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Daniel Barenboim, Pinchas Zukerman & Jacqueline du Pré - Beethoven: Piano Trios
Ludwig van Beethoven, Jacqueline Du Pre, Pinchas Zukerman
Daniel Barenboim, Pinchas Zukerman & Jacqueline du Pré - Beethoven: Piano Trios
Genre: Classical
 
  •  Track Listings (9) - Disc #1
  •  Track Listings (10) - Disc #2
  •  Track Listings (8) - Disc #3


      
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CD Reviews

A Treasure!!!
Mark R. De Yoe | San Diego, California United States | 05/03/2006
(5 out of 5 stars)

"It would take a long, long time to write all that could be written about this historic CD. Here, you have three of the best musicians ever in their respective fields playing some of Beethoven's very best music. I now have a large classical music collection. This CD is one of the gemstones of my collection. I love it. Reference grade."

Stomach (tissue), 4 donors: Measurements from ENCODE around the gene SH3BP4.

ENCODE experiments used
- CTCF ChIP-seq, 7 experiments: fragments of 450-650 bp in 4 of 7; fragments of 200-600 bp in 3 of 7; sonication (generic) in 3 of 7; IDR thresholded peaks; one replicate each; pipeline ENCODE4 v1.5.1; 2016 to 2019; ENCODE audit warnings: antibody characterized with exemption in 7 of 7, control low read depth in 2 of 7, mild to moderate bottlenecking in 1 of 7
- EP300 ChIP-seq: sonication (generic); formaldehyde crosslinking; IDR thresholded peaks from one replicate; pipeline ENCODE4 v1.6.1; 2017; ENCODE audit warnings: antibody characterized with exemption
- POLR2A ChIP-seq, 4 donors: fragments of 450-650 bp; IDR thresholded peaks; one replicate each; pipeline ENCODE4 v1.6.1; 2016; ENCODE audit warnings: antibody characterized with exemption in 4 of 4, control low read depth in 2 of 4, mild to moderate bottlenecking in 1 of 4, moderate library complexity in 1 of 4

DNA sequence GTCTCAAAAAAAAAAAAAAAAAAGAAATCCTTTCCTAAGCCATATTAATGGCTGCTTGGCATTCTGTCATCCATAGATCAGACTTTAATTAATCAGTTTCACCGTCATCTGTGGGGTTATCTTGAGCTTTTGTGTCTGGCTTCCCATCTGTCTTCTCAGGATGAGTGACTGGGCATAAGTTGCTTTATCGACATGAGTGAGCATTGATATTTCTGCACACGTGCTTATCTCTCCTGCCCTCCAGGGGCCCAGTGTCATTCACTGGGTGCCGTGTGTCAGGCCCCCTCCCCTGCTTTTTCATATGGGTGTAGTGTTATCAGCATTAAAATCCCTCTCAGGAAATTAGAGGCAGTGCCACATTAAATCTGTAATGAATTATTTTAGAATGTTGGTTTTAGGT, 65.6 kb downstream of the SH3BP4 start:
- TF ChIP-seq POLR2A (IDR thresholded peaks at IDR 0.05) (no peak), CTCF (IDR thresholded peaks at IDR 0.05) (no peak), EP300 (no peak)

Enraptured and inspired recordings!
Hiram Gomez Pardo | Valencia, Venezuela | 09/07/2006
(5 out of 5 stars)

"This set of Beethoven' s piano trios has overly been one of the most famed in the late sixties. The inspired and magnificent musical chemistry among these three soloists was of first-rate class. On one hand you should be aware the fabulous rapport between Mrs. Dupre and his husband Mr. Barenboim in the set of cello sonatas; on the other hand Pinchas Zukerman and Barenboim recorded too some Beethoven 's violin sonatas; so it's not easy to understand the positive vibes.

It should be underlined we are talking interpretative freshness, and that youthful breadth among this ensemble that hardly, adding all his ages, would be under the 100 years. If you are seeking for definitive versions, go for the set of Kempff, Szerying and Fournier, but this is a very wise option.
"
Beethoven Trios
Christopher Ray | Swarthmore, PA, USA | 09/01/2007
(5 out of 5 stars)

"These trios are exceptionally presented. Some are typical chamber music of the time, but that is Beethoven's choice, not the fault of the players. Other trios are sublime, such as the Arch Duke trio and the Allegreto in B flat and several others that have a strong melodic line. The piano, violin, and cello work closely together and are well balanced. I am especially struck by Berenbohm's piano technique (Esp at the last movement of the piano trio in G Op1, #2) and du Pre's soft cello building harmonies throughout the trios."